The Peoples Climate March will be another historic moment in Washington DC this Saturday, April 29, as an expected force of hundreds of thousands hit the streets and march in opposition of President Donald Trump’s environmental policies. For those who can’t attend the big event this weekend, local members of the Resistance, as well as various East End organizations, will join the effort with a smaller march in Sag Harbor from 12–1 p.m. on Saturday.
Announced following the massive January 21 Women’s March—which drew millions of demonstrators speaking out for women’s rights the day after Trump’s inauguration—the Peoples Climate March kicks off on the eve the President’s 100th day in office.
“March with us through the streets of Sag Harbor and show your support for healthy water, air, land and communities—across the globe and in our own backyards,” artist and Sag Harbor Partnership member April Gornik says in an email announcing the event.
The first Peoples Climate March occurred in New York City on September 21, 2014, the day before the UN Climate Summit, and drew some 400,000 people demanding action to address the global climate crisis. Saturday’s march could draw even greater crowds in Washington as President Trump’s policies have already reversed much of the Obama administration’s good work toward protecting the environment, taking great steps backward in the fight to save the planet.
One concrete example of Trump’s attitude toward the environment and climate change is his nomination, and eventual confirmation, of Scott Pruitt as Administrator of the Environmental Protection Agency. Pruitt has made clear his rejection of the idea that climate change is definitely caused by man—something almost all the word’s scientists, and even his own agency, have accepted for years. He also spent much of his time as Oklahoma Attorney General suing the EPA, which he now leads, in order to limit or overturn environmental regulations on things like mercury pollution, clean air standards, ozone pollution and carbon emissions. According to Audubon.com, Pruitt received almost $315,000 in campaign contributions from fossil fuel industries since 2002. And the list goes on.
Trump tweeted in 2012 that the “concept of global warming was created by and for the Chinese in order to make U.S. manufacturing less competitive.” It’s also quite possible he’ll pull out of the Paris Agreement, a treaty signed by 195 countries that have agreed to work together against the climate change threat. Trump has said he’ll make the final decision next month.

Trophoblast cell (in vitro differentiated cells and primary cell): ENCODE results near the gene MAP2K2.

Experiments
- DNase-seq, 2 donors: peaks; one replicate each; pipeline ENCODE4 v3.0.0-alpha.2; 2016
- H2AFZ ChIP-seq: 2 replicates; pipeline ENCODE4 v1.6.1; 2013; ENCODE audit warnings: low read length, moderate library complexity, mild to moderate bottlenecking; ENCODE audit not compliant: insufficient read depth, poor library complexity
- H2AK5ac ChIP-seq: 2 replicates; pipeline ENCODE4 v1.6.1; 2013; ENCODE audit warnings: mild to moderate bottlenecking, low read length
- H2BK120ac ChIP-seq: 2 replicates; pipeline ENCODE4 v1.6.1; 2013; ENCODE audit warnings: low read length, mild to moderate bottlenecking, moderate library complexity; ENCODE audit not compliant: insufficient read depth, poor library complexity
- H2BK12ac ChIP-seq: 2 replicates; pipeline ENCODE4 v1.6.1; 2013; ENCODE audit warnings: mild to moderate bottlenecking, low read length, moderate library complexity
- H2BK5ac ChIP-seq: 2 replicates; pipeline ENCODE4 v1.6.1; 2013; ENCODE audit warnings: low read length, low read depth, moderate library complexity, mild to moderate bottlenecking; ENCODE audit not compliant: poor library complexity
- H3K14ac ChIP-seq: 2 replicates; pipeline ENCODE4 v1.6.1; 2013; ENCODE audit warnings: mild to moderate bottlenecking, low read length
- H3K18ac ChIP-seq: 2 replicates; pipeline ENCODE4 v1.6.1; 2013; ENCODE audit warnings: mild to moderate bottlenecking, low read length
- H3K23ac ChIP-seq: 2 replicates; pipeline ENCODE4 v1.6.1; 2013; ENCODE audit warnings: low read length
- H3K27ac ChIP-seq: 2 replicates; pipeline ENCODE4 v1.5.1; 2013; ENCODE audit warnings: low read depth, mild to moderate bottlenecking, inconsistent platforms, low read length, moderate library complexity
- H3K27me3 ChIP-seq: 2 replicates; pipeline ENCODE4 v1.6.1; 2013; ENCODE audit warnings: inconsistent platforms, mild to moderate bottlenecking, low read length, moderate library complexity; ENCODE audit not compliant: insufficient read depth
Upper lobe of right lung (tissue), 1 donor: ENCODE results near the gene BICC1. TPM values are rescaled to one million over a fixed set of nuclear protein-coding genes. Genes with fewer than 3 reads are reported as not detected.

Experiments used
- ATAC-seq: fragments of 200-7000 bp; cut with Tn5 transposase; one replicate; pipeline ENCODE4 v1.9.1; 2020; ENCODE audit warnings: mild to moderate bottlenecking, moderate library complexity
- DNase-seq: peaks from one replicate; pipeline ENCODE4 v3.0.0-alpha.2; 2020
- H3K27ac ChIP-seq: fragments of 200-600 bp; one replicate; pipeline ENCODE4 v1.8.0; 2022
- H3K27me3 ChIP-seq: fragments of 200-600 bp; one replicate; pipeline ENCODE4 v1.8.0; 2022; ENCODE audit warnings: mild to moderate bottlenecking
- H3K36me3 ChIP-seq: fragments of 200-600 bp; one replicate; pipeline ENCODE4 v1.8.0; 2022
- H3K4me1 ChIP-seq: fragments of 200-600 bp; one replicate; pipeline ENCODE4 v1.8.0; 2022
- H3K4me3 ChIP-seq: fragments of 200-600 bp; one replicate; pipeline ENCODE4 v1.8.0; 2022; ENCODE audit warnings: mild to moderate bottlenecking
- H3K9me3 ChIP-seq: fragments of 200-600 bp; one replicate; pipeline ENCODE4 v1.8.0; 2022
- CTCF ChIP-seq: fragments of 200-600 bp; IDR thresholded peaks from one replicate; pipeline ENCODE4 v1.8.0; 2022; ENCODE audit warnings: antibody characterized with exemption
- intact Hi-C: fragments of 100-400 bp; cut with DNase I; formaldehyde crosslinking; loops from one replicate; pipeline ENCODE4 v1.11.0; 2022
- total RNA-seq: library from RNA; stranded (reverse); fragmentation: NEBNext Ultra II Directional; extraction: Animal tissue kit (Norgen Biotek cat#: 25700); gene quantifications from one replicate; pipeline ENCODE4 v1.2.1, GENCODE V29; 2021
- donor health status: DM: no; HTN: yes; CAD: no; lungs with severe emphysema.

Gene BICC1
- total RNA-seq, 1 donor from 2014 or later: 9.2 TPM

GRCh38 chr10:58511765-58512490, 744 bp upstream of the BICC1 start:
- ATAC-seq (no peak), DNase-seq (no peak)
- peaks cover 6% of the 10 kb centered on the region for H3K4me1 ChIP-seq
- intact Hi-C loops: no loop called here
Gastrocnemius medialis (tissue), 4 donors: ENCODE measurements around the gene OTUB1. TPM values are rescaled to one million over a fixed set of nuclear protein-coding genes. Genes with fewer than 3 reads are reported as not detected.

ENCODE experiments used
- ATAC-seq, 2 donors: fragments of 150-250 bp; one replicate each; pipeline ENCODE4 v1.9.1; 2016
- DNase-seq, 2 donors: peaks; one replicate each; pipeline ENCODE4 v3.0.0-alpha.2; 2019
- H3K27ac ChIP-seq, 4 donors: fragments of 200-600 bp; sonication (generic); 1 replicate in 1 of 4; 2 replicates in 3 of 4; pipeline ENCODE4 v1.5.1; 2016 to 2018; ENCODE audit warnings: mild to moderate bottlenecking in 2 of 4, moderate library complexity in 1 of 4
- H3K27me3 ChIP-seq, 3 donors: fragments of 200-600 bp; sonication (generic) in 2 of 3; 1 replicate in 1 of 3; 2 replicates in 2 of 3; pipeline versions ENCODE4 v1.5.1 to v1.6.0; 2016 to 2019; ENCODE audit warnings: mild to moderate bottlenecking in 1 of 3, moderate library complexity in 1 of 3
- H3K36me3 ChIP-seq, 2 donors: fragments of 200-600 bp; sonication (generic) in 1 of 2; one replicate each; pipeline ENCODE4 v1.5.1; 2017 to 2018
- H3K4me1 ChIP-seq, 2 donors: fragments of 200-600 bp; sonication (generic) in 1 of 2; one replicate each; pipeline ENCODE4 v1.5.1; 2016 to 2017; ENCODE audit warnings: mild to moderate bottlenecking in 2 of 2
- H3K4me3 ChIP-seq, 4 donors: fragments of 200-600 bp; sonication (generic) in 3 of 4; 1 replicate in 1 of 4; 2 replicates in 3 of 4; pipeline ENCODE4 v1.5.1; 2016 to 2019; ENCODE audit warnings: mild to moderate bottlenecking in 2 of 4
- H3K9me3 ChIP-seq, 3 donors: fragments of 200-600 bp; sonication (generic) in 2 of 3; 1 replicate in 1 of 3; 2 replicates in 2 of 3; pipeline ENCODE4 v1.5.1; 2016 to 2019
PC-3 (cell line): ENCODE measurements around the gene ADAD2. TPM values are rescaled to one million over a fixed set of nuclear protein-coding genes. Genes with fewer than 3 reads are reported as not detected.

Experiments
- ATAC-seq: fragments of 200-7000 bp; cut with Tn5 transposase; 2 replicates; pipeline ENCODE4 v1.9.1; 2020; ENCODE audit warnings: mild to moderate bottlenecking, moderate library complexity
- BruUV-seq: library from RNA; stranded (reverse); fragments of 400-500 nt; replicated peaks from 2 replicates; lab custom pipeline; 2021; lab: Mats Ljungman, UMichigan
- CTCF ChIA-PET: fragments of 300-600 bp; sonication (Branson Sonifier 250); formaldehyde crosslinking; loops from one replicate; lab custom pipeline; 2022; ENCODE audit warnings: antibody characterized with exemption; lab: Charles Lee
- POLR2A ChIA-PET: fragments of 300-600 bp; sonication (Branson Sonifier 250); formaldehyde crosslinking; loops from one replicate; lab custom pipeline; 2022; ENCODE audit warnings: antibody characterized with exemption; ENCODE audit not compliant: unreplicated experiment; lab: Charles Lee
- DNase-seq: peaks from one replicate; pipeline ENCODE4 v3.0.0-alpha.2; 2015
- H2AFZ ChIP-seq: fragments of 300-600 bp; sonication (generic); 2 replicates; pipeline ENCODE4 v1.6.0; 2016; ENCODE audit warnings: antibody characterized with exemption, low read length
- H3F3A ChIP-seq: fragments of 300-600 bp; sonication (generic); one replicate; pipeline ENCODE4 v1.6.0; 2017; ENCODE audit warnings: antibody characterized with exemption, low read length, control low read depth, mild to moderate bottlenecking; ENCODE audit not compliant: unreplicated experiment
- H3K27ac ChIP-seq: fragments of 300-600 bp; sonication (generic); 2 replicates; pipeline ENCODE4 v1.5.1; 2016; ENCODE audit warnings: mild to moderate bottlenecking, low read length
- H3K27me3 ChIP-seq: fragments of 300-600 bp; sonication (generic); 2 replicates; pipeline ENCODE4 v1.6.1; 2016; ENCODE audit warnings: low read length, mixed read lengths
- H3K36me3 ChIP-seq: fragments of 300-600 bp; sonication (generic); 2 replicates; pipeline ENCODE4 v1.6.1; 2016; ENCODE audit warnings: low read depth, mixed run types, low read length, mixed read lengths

The President also supports big coal and the controversial Keystone XL and Dakota Access pipelines, which many fear will put the surrounding environment at risk.
According to a release from the Peoples Climate March just yesterday (Wednesday, April 26), the Trump administration just issued an executive order directing the Department of the Interior, led by Ryan Zinke, to review previous monument designations allowed under the 1906 Antiquities Act. According to White House officials, the review could bring “changes or modifications” that could open more public lands to fossil fuel extraction.
“On April 29th, it’s going to be much clearer to Donald Trump that he won’t drag America or the world backwards on climate without the fight of his life,” Sierra Club Executive Director Michael Brune said in a release about the march. “Our planet is in crisis, and voices from around the nation must and will be heard.”
While not everyone can get to Washington DC on Saturday, showing up and being heard in Sag Harbor, or any other march around the world that day, is the next best thing. Local groups participating in this East End branch of the nationwide protest include Progressive East End Reformers, Citizens Climate Lobby, Racial Justice East End, the Shinnecock Nation, Unitarian Universalist Congregation of the South Fork, and Perfect Earth Project.
Anyone taking part in the Sag Harbor demonstration should meet at Long Wharf at noon on Saturday, April 29. The march will then go through the commercial section of Main Street and back to the windmill on Long Wharf. Signs are welcome and encouraged.
Learn more about the Peoples Climate March at peoplesclimate.org.